There are generally three reasons why you'd want to replace your hard drive: your original drive has failed, you need more storage, or you're after a speed boost.
Other than drive failure, you need to look closely at the reason why you want to upgrade. While hard drive capacities have grown in recent years, external storage is easier to use, and you can get pocket-sized USB drives with huge capacities.
Newer drives are certainly faster, but most of that speed increase has come from changing from the old IDE interface to the newer SATA. There have also been advances in the speed at which the discs rotates, so it's possible that by buying a new drive, it will have a higher spindle speed, and therefore be quicker when it comes to reading and writing your data.
Before you contemplate changing your hard drive, you will need to do some preparation work. As laptops generally only have one hard drive, you will need an external drive so that you can back up all of your data.
You can use the back-up utility in Windows, but a good, free alternative, is SyncBack. You will need to back up all your important files and folders, such as the contents of My Documents, your music library, email and internet browser bookmarks.
If you use free Mozilla Firefox and Thunderbird software for your internet browsing and email, then there is an excellent tool for backing up your browser and email profiles called MozBackup, which you can download from here.
If you use Internet Explorer, you can export your bookmarks as an HTML file, and Outlook Express users can back up manually by following the instructions found here (opens in new tab).
Once your data is safely stored, you need to make sure you have everything else you need. Depending on whether you installed Windows yourself, or it came preinstalled, you will need your Windows install CD, or System Recovery disc, along with your Windows Product Key.
You will also need a drivers disc or, if you don't have one, find and download all the drivers you need for your laptop's hardware, such as chipset, graphics, etc. Also locate the installation discs and serial numbers for any other software you need.
An even easier way to migrate to a new hard drive is to create a full back-up image of your existing hard drive and simply reinstall it to the new drive. Two of the best imaging programs are Norton Ghost (opens in new tab) and Acronis True Image Home (opens in new tab).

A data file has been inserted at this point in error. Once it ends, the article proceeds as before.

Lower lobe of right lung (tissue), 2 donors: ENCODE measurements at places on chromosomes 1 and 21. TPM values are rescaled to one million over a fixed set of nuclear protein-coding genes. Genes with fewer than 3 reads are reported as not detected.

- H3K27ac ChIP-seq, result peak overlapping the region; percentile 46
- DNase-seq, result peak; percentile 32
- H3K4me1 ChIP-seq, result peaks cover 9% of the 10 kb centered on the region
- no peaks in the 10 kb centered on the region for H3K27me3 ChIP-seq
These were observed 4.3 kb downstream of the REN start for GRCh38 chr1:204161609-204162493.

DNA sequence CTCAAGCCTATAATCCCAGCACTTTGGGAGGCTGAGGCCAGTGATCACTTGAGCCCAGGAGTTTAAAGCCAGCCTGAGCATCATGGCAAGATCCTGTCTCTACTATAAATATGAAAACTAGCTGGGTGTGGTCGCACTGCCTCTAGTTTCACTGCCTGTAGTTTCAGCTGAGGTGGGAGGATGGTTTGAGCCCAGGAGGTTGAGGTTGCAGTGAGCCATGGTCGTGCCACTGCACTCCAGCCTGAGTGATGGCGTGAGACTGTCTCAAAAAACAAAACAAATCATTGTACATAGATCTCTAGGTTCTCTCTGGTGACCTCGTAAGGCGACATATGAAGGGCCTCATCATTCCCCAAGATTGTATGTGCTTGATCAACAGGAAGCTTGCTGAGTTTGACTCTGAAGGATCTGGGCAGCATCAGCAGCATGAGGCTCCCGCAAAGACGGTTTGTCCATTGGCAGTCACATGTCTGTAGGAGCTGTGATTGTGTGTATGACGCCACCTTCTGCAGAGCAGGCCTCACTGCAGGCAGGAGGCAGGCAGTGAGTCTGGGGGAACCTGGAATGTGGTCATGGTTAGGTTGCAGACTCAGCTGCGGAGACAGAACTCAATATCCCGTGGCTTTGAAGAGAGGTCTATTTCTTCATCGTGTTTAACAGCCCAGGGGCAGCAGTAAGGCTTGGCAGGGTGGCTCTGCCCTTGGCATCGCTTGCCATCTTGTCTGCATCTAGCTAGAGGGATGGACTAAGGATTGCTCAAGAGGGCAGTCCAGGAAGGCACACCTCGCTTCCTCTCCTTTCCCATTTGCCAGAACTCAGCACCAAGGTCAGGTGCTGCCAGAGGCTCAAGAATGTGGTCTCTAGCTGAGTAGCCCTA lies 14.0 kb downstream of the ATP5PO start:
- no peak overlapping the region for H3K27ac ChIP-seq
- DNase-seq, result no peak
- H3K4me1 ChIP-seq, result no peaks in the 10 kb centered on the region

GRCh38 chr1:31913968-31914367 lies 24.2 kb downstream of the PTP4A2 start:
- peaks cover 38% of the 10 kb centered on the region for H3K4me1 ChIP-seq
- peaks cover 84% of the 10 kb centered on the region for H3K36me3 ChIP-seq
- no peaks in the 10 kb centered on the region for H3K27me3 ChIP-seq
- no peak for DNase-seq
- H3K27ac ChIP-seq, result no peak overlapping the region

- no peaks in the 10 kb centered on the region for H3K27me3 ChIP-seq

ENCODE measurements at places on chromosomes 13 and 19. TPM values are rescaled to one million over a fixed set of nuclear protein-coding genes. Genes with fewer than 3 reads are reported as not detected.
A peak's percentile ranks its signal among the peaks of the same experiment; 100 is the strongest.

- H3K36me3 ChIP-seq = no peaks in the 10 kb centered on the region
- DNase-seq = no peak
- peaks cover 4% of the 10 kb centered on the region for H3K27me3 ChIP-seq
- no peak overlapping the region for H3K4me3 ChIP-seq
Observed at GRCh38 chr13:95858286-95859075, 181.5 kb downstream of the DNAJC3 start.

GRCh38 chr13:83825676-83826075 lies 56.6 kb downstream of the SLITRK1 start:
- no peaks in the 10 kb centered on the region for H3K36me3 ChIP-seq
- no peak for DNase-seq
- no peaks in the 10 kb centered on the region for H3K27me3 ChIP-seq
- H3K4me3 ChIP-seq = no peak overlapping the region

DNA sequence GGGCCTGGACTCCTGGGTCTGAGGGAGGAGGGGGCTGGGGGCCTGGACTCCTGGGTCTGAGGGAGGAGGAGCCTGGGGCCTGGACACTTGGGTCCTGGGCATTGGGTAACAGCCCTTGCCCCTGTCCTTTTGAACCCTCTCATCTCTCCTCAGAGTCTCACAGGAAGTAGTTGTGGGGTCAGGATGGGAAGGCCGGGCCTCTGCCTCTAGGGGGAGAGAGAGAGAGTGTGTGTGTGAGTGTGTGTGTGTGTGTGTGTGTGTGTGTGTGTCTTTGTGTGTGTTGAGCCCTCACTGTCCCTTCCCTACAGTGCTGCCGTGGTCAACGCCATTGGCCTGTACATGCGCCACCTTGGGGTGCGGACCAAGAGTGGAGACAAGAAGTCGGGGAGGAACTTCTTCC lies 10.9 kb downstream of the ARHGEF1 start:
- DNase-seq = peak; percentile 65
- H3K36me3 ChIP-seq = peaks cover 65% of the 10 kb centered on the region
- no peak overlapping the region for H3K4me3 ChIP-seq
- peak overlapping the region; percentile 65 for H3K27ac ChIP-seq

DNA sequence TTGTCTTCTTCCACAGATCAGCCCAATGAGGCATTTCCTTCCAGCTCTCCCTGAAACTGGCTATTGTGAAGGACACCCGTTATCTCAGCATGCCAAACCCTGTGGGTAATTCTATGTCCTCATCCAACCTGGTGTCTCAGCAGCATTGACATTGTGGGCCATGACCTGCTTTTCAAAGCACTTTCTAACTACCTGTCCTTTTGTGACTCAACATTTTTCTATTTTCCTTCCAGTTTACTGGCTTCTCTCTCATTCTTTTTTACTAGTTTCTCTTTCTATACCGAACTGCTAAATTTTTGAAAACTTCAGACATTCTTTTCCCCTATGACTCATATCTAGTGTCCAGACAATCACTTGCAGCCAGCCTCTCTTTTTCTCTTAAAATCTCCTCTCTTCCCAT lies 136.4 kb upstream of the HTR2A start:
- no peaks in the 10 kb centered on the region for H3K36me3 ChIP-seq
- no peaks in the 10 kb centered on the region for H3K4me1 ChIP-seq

Before buying your new hard drive, you need to establish whether your existing hard drive uses an IDE or SATA interface. Your laptop manual should have this information, but if not you can use a tool such as Belarc Advisor which analyses your system and will tell you the make, model, type and capacity of your existing hard drive. Drives listed as SCSI are SATA.
Have a look at price comparison sites such as www.pricerunner.co.uk to get the best price on a new hard drive. You'll need to look for 2.5-inch drives and if you want the best speed, you should buy a 7200rpm drive, but these are currently only available on the SATA interface.
Once you have the new drive and you've backed up all your data, it's time to remove the old one. Turn your laptop over and have a look at the bottom of the chassis.
Each laptop is different, but the hard drive will generally be located behind a panel, held in place with screws. You may need to remove several panels, until you find the one containing your hard drive. See our three-step guide below above for more details.
Once you've removed the panel, you should see the hard drive held inside a metal cage. There may be a strip of tape that you can pull to help remove the hard drive. Check that it's not held in place by any further screws.
Gently remove the drive, ensuring you pull it out in as straight a line as possible. The hard drive connector has easily bent pins, so make sure you don't twist the drive as you remove it.
Your new drive
Once the drive is out, you'll need to remove it from the cage it was attached to, and then attach the new drive. Fit the new drive and replace the chassis cover panel. Your new drive will not be partitioned or formatted, so you will need to do this as part of the Windows setup.
Turn your laptop on and press the key needed to enter the BIOS set-up screen, usually DEL or F2. In the BIOS, check that the new drive is detected – if not, you'll need to refit it.
Go to the boot section of the BIOS and change the boot order so that your laptop boots from CD and then the hard drive. Save the settings, insert the Windows install CD or System Recovery disc and reboot your laptop.
Follow the instructions to set up Windows, or recover your system to its original factory install state. Once Windows is installed, you can go back to the BIOS and change the boot order to boot from the hard drive, so you can get straight back to work.